6) Language isn’t the issue you think it is. Don’t panic about not being up on the vernacular of every language. Just get used to smiling like a simpleton while miming what you need. This is one if the things I was most worried about. The French, and especially Parisians, have a terrible reputation as snobs about language. People told me at great length horror stories about the time they were here and couldn’t speak French and how mean people were about it. Maybe times have changed, or maybe like stories of childbirth, people like to embellish, but either way I haven’t found my lack of fluency to be prohibitive. Learn a few keys phrases like “hello”, “please”, “thank you”, “excuse me”, “do you speak English”, and “I don’t know” and then be prepared to either badly pronounce something from a phrase book or do like me and show the poor shop-girl what you’ve just typed in to Google Translate. Failing that, pantomime and interpretive dance is useful. I used mime work to convey a need for runny nose medicine for a toddler to great hilarity and success. The more touristy the area (Champs d’Élysées and Disneyland for example) the higher the likelihood of finding an English (or Spanish, or Japanese) speaker to assist you. American and British shops like Starbucks and H&M also seem to staff heavily with English speakers, so if you feel self conscious, go there for a bit of a rest from struggling to remember the words you need.
7) You simply cannot see The Louvre in a single day. Further, running through the museum snapping selfies with Venus and Mona isn’t going to cut it and you’re just going to be annoying. Plan to spend at least two days wandering through the various wings so that you have time to really LOOK at stuff. Don’t just stop there, either. Paris is lousy with museums and all of them are awesome. I wasn’t overjoyed at the thought of a trip to the Army museum, but they had an entire wing on military fashion (in addition to the exhibit about Musketeers we’d gone to see) that was absolutely stunning. There are very good reasons you used to have to buy an officers commission! Also, don’t be afraid to go on a weekend day. We were pleasantly surprised by the lack of crowd on a Saturday morning throughout much of the museum (bonus: no school groups!).
8) You’re going to need to suck it in. You’re not in Texas anymore, kittens. The lift in our 1900’s era building is about 3′ x 1 1/2′. Our suitcases barely fit and to get Mighty, the Cap’n, a bag, a stroller, and me all up to our flat on the seventh floor required three elevator trips. And that elevator? It just didn’t always work, either. Store aisles are tighter, hallways more narrow, and sidewalks sometimes mean you have to walk single file. Don’t even get me started on the size of our bathroom; I’ve been in Port-o-Lets that were roomier. People of size and those not fond of tight spaces or being touched by strangers may find themselves in frequent uncomfortable settings. But if you’re prepared to say “Pardon!” with a French accent and deal with being sat on (yes, literally) by a stranger on the Metro, you’ll be fine.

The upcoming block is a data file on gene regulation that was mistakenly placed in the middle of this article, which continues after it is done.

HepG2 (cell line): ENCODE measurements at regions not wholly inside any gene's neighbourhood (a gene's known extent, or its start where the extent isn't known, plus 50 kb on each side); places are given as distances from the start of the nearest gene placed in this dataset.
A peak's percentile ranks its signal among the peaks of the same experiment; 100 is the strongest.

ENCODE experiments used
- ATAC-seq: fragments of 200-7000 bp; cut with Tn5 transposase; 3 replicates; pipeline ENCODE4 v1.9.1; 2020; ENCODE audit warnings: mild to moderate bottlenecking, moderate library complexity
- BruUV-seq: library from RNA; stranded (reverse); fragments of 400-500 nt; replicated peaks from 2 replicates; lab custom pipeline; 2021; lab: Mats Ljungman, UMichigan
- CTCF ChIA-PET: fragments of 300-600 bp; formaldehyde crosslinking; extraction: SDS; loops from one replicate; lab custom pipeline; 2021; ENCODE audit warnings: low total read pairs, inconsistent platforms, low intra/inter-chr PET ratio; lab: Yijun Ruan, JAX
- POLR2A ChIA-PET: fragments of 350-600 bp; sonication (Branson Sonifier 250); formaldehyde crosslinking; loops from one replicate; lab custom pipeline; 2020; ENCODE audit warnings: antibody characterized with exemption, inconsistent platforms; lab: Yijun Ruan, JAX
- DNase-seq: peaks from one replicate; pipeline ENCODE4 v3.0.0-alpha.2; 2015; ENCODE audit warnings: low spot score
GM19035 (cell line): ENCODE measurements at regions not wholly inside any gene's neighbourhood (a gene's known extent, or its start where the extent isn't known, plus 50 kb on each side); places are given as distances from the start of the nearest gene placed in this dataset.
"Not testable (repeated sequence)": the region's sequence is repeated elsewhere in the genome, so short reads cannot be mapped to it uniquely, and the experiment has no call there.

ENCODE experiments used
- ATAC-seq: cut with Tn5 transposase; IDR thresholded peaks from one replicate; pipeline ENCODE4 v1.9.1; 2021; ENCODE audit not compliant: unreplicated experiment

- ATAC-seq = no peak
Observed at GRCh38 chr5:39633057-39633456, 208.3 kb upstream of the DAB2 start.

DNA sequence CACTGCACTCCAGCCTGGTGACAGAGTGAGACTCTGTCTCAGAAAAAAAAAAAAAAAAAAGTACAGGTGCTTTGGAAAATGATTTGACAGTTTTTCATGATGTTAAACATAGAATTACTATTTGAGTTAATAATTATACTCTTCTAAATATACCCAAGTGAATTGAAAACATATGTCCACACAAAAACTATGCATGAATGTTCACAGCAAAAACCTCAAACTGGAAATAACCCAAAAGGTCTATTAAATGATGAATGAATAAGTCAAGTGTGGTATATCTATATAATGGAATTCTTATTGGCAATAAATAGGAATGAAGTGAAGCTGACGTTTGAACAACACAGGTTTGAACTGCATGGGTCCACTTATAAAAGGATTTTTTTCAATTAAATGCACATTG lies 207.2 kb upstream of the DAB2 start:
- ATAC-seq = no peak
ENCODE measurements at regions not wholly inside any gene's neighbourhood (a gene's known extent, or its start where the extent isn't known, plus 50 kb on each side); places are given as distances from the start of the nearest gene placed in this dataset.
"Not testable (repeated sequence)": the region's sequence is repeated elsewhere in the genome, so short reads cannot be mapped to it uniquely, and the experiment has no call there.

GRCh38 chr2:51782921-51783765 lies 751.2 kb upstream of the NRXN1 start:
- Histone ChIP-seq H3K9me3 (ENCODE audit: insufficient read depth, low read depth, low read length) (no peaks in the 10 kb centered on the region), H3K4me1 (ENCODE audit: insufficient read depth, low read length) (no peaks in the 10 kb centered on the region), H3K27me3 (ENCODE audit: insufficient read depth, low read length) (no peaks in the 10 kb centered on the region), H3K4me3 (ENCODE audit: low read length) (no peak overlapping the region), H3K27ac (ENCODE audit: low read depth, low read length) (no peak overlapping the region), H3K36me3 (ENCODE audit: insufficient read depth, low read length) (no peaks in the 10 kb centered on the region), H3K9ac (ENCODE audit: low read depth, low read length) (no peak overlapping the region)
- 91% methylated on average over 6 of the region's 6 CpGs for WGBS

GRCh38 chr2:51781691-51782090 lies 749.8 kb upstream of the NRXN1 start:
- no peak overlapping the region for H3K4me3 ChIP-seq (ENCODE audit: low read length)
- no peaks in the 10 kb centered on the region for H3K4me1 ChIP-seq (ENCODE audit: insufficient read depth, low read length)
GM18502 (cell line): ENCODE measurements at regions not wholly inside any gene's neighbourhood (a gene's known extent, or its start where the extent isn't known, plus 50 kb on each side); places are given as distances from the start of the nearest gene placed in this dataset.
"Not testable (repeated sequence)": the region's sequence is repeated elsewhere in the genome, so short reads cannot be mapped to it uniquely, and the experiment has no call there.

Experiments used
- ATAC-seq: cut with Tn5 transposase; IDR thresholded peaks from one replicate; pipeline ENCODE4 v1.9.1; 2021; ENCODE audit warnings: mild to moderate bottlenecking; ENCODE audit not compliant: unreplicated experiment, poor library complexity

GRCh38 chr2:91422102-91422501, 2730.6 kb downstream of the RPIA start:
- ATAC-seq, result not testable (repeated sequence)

9) Walk along The Seine. It may be cliche, but it is worth it. Walk along the path in the center, walk along the banks, walk the bridges, and walk the sidewalks top side. Stop and see the replica of The Statue of Liberty, browse the book sellers, buy a painting, eat bread, and leave a lock with your initials clasped to the railing before tossing your keys over the side. Check out the stone and metal work unique to each bridge then sit and listen to buskers while trying not to get robbed. Just kidding. Mostly. The warnings about tourist centric crime are heed-worthy. There have been at least a half dozen attempts on our pockets that we were aware of, and we witnessed cops chase down a trio of girls who were using “portrait sketching” as a way to draw crowds to lift from on a bridge.
10) Get lost. Make a list of your must-sees, but don’t over schedule. There is something to be said for seeing All The Things, but don’t over do it. Leave time in your itinerary for eating ice cream at the base of Eiffel Tower or for a walk through any of the public gardens or for a nap. Take a Hop On bus tour, but don’t believe you’ve seen it all just because you drove past it. Wander down side streets. See what everyone is queued up for. Read the memorial plaques. Stop for a snack. People watch. Find your favorite spot and go there at least three times. Don’t panic about not seeing every single sight memorialized on a postcard, just plan a second trip!
11) No matter how long your trip is, it won’t be long enough.